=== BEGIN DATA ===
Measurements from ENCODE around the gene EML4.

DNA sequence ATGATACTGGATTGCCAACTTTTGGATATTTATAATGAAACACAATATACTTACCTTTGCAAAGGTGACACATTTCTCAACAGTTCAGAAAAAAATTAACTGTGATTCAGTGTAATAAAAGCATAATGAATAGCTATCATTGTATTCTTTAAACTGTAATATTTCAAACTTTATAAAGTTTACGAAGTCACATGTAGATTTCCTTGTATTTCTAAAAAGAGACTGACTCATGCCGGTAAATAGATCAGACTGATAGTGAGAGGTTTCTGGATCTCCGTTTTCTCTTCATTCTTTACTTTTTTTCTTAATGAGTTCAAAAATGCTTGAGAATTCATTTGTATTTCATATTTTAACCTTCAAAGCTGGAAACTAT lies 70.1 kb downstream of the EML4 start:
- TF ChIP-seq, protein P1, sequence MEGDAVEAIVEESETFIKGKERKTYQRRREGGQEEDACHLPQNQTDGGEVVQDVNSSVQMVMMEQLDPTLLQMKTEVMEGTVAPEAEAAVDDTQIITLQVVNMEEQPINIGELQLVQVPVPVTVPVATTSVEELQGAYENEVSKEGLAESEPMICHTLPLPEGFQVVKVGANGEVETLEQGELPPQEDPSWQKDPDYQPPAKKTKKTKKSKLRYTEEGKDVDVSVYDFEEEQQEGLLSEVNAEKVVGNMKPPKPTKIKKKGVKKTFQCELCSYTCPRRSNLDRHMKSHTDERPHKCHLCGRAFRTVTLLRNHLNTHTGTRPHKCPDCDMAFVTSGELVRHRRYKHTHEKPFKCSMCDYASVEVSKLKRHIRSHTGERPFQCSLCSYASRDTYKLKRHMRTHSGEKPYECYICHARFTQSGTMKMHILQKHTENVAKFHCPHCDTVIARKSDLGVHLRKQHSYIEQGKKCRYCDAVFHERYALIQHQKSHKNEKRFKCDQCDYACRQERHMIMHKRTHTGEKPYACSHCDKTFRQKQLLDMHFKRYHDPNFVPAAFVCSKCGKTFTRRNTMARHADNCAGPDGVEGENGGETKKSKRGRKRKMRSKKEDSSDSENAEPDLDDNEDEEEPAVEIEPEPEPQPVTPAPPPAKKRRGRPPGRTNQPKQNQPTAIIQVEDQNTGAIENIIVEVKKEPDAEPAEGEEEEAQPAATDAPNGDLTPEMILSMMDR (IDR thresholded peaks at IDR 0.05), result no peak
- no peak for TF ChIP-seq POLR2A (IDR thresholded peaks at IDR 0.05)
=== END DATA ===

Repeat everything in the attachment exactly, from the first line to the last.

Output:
Measurements from ENCODE around the gene EML4.

DNA sequence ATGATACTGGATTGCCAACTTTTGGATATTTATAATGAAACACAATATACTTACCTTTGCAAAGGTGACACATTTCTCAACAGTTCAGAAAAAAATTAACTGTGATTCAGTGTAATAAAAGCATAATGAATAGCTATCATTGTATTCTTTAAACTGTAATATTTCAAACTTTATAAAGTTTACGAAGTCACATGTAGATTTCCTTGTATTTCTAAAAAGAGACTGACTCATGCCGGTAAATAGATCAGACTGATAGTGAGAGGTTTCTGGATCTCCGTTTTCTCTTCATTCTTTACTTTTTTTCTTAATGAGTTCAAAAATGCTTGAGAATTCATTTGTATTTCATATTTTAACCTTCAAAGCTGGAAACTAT lies 70.1 kb downstream of the EML4 start:
- TF ChIP-seq, protein P1, sequence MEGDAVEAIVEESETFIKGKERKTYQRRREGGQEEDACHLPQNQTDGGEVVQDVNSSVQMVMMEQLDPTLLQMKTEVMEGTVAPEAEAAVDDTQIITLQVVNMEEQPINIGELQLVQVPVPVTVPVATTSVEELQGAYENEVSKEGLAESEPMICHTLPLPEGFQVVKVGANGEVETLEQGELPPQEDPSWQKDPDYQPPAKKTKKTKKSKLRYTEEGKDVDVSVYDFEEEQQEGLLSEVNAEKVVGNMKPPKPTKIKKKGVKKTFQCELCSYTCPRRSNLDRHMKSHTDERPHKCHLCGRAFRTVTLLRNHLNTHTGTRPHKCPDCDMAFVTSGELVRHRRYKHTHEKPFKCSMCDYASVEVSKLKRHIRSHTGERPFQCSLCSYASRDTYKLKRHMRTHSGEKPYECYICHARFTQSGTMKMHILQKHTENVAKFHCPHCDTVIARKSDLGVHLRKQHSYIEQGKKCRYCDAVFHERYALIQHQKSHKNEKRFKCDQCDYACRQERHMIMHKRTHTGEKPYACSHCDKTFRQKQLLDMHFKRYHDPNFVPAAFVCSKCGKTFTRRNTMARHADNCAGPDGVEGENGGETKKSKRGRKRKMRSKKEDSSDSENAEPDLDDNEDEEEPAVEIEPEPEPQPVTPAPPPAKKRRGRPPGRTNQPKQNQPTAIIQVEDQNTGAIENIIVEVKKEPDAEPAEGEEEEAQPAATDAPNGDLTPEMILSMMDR (IDR thresholded peaks at IDR 0.05), result no peak
- no peak for TF ChIP-seq POLR2A (IDR thresholded peaks at IDR 0.05)